1,000 plus visitors to date

        Mr. Sewell advised that the Harvesting House is becoming more than just a harvest house; the Board has partnered with the City of Kingston and the Sustainable Living Centre.

Limestone Training Centre

The Training Centre in LDSB will offer students a central location for completing sector specific training in areas such as: Fall Protection, WHMIS, Elevated Platform, Lift Truck and more.  The fixed location is designed to mirror many of the industrial commercial environments students will encounter in post-secondary.
Sector Specific Certifications:         1450

        Mr. Sewell stated that students learn best by doing.  He said that some of the events they are involved in include: Art Works, Skills Competitions, Dream Job, Best Food Forward Conference, Kingston Home Builders’ Association Home Show, Future Build ca, and Visual Paradise.

        Mr. Sewell demonstrated an energy simulator and stated that it is  part of a hand-on experience that engages students.

        Trustee Goodfellow commented on how much the programs have evolved since she first became a trustee, noting that the programs provide wonderful opportunities for our students.

        Chair Brown thanked Messrs. Lehman and Sewell for providing the above-noted information, stating that we do appreciate all of the programs that are being offered in the Limestone District School Board.

        Mr. Sewell withdrew from the meeting.

Assessment and Evaluation Update

        Superintendent Marsh stated that she will provide an update on assessment and evaluation based on the Ministry’s release of the Growing Success: Implications at Secondary document.  She provided the following information:

Setting the context

•     Mandates boards to create board-wide policies that will be implemented consistently in all schools
•     Increases responsibility for principals to ensure consistent implementation of board policies in every classroom
•     Recognizes the role that teacher professional judgement plays in assessment and evaluation
•     Appreciates that expert and research-based practices are not always reflected in all stakeholders’ opinions

Staying the course

•     Emphasis on the role of the achievement charts in planning for assessment and instruction
•     Assessment as learning
•     Assessment for learning
•     Learning skills and work habits
•     Students with special needs
•     Credit Recovery

Learning Skills & Work Habits

•     Teachers are expected to instruct, assess, and evaluate the following six learning skills and work habits:
        •     Responsibility
        •     Organization
        •     Independent work
        •     Collaboration
        •     Initiative
        •     Self-regulation
                                                                        (Growing Success, p. 10)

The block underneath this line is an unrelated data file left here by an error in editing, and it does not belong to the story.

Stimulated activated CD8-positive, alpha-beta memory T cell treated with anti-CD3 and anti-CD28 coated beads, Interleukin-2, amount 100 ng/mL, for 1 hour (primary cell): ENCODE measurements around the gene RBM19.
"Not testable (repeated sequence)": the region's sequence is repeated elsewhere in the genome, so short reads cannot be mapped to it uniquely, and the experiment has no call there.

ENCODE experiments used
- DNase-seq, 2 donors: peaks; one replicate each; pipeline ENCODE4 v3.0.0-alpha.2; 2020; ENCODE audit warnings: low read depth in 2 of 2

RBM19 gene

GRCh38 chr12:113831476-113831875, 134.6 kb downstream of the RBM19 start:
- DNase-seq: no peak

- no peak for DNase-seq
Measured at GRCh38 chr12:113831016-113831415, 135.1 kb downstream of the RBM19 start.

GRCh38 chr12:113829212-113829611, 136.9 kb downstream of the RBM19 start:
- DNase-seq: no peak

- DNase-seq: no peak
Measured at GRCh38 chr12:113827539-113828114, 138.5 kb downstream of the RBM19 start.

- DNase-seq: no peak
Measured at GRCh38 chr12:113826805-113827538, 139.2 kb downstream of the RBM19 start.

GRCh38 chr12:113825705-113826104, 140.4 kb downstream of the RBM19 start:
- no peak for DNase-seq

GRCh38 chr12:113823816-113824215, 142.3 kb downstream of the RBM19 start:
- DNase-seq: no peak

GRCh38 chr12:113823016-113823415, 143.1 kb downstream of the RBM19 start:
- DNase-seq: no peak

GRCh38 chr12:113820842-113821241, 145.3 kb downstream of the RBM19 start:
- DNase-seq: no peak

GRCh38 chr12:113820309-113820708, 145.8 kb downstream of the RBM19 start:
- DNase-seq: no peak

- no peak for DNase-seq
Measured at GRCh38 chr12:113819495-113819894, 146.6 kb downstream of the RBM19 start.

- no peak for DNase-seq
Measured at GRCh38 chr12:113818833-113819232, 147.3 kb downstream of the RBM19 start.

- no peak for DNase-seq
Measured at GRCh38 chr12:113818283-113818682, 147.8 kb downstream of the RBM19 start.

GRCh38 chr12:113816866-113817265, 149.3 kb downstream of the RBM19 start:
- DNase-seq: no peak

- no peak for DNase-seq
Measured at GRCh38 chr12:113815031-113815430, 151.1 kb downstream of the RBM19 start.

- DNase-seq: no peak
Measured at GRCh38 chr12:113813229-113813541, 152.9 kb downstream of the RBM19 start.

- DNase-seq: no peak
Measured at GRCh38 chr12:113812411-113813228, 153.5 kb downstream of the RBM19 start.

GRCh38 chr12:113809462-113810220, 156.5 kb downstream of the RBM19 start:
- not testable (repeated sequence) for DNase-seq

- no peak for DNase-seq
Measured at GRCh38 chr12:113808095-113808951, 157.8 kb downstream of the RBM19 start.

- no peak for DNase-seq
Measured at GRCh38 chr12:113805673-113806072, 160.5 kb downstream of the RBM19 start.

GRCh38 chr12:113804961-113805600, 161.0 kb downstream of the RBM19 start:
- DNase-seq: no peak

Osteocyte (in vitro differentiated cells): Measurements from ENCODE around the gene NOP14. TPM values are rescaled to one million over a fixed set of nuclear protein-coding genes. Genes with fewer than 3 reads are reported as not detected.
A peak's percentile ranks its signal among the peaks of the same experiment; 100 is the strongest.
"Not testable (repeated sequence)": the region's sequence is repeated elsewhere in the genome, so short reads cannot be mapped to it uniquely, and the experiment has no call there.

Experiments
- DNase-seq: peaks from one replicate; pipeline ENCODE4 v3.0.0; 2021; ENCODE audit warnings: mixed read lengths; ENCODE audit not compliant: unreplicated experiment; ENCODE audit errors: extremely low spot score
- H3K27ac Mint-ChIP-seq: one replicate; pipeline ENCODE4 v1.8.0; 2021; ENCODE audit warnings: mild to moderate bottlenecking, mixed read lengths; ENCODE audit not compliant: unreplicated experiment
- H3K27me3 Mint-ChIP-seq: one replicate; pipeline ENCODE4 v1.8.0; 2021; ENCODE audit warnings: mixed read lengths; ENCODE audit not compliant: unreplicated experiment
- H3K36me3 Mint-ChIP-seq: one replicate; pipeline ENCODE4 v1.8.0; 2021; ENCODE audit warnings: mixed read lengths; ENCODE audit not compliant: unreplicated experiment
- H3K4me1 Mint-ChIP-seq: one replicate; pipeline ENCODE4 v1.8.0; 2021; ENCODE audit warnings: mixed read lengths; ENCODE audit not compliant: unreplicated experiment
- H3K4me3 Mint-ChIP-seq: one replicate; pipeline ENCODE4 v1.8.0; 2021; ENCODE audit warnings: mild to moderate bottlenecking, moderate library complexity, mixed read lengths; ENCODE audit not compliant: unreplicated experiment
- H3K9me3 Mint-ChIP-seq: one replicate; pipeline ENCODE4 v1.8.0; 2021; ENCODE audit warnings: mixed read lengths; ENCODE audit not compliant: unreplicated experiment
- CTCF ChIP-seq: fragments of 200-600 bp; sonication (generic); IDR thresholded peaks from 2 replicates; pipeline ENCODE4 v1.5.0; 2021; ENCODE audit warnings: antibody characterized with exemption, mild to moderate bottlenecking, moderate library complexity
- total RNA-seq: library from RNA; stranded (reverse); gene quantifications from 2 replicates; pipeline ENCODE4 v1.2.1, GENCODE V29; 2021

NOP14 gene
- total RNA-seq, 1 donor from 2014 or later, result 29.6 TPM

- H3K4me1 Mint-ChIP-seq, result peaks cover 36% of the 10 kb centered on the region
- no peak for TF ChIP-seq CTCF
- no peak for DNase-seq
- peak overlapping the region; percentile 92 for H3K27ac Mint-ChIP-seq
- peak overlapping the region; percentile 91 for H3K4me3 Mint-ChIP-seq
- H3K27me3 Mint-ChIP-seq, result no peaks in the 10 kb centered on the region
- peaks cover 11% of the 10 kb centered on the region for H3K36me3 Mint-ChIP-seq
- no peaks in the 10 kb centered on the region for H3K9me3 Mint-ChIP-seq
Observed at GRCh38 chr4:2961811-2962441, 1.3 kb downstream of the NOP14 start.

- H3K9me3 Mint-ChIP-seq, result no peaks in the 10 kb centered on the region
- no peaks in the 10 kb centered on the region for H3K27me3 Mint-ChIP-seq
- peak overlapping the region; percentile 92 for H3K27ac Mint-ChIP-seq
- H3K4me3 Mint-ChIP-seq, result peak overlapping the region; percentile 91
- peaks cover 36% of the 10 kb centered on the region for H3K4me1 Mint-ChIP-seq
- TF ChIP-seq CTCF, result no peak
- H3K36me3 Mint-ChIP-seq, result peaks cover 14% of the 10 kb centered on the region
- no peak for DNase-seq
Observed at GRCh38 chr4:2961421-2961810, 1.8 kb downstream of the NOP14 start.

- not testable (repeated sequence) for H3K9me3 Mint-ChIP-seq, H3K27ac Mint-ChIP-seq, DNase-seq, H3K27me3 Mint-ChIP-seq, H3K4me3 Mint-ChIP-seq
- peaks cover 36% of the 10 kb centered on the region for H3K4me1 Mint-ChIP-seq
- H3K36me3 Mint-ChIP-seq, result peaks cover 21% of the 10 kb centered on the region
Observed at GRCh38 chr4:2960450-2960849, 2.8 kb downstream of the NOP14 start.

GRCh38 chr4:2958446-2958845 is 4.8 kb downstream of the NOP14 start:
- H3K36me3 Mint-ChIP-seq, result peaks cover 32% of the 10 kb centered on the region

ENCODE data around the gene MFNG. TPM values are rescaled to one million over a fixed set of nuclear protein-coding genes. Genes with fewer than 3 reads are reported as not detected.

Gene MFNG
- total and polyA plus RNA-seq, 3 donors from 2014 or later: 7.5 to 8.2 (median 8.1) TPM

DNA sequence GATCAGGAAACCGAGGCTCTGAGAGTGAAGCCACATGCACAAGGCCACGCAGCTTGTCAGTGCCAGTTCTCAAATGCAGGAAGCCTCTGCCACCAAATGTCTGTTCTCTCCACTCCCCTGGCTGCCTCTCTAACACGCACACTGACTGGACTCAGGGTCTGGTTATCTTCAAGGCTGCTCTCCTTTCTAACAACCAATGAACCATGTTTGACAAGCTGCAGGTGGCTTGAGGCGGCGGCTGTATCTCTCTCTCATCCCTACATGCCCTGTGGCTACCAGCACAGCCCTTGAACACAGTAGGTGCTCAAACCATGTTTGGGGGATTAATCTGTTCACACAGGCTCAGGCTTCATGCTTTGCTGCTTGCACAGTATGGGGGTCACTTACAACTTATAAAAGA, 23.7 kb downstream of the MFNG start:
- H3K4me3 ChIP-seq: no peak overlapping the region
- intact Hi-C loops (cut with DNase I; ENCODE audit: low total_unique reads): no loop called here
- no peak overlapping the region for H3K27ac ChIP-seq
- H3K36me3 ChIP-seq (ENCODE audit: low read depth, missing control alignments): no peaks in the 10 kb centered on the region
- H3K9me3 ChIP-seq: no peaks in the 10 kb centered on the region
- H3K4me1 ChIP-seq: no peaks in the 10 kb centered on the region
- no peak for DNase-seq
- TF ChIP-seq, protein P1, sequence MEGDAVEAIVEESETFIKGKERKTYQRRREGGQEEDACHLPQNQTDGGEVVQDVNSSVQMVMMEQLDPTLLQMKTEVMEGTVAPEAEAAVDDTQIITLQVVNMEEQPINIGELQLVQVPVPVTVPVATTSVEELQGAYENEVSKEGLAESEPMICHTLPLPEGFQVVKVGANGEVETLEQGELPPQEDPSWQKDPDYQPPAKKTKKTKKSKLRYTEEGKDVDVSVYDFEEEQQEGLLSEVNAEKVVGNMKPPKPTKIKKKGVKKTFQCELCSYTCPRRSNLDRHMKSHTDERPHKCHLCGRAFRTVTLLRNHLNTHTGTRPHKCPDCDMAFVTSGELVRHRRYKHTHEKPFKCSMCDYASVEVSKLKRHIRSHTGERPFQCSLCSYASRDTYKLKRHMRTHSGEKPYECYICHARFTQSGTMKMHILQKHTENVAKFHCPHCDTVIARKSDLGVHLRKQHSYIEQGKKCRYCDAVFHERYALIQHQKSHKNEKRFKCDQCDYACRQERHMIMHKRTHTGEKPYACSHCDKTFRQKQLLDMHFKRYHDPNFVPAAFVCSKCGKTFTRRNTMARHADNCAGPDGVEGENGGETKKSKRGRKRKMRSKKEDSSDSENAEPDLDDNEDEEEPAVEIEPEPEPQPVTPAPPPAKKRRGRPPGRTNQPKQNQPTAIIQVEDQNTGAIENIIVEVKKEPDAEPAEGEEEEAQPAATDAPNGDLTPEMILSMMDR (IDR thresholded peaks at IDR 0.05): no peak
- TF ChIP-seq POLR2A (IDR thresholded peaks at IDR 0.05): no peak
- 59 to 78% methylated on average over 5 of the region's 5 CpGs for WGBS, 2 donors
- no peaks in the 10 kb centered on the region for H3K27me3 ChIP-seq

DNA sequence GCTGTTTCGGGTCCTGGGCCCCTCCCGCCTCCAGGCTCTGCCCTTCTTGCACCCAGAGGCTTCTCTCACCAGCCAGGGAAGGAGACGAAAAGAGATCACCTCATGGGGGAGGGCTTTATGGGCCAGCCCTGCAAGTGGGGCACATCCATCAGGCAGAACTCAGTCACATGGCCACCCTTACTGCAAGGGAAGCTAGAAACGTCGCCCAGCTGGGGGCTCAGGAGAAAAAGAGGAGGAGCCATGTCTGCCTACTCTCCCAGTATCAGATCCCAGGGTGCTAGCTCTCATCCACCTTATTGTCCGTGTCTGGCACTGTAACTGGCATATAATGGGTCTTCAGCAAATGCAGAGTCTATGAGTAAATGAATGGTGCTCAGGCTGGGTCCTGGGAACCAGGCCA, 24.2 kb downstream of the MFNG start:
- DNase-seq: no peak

•     Summative assessment tasks are to be completed, whenever possible, under the supervision of teacher.
•     Summative assessment tasks must not include ongoing homework that students do in order to consolidate their knowledge and skills or to prepare for the next class.
                                                                        (Growing Success, p. 39)

Academic Honesty

•     School boards will develop policies that address, at a minimum, the following:
        •     prevention of academic dishonesty;
        •     detection and consequences for students.
•     Policies will reflect a continuum of behavioural and academic responses and consequences, based on at least the following four factors: the grade level of the student, the maturity of the student, the number and frequency of incidents, and the individual circumstances of the student.
                                                                        (Growing Success, pp.42-43)

Late & Missed Assignments

•     Board policies for late and missed assignments will:
        •     describe how schools will inform students and their parents about the importance of submitting assignments for evaluation when they are due and about the consequences for students who submit assignments late or fail to submit assignments;
        •     recognize that policies and procedures should be designed to motivate and facilitate completion of work and demonstration of learning and, where appropriate and possible, allow for additional and/or alternative opportunities to do so;
        •     provide clear procedures for determining a percentage mark for the report card for a student who has failed to submit one or more assignments for evaluation on time or at all.
                                                                        (Growing Success, p. 44)

Reporting Student Achievement

•     The letter “I” may be used grades 9 and 10 to indicate that insufficient evidence is available to determine a grade.

Recognizing that the needs and circumstances of individual boards vary widely, the policy outlined in this document provides flexibility for boards to develop some locally focused guidelines and implementation strategies within the parameters for consistence set by the ministry.
                                                                        (Growing Success, p. 2)


•     Assessment and Evaluation Facilitators
•     School Staffs
•     Report Card Comment Committee
•     OSSTF
•     Student Focus Group
•     Parent Focus Group

Providing Support

•     Evaluation and Reporting Support Document
•     Assessment and Evaluations Facilitators
•     Professional learning series:
        •     Procedures into Practice
        •     Collaborative Design Down
        •     Providing Descriptive Feedback
        •     Action Research regarding the instruction of Learning Skills and Work Habits

Continued Consultation

•     Feedback from students
•     Work teams with teachers and administrators to grow thinking and learning
•     Consultation with the federation
•     Focus group of parents and guardians

        Superintendent Marsh distributed information regarding Using and Creating Comments for Secondary Report Cards for the Limestone District School Board, as well as the LDSB documents “Secondary Evaluation and Reporting Procedures” and “Secondary Assessment, Evaluation and Reporting Support Documents for Teachers” (Third Edition), that were produced by the LDSB Program Team.  She reported that these documents are on the Board’s website, as well as the Ministry’s.  She also reported that Ken O’Connor, an author, used some of Limestone’s examples in his latest book, which indicates the fine work of our staff.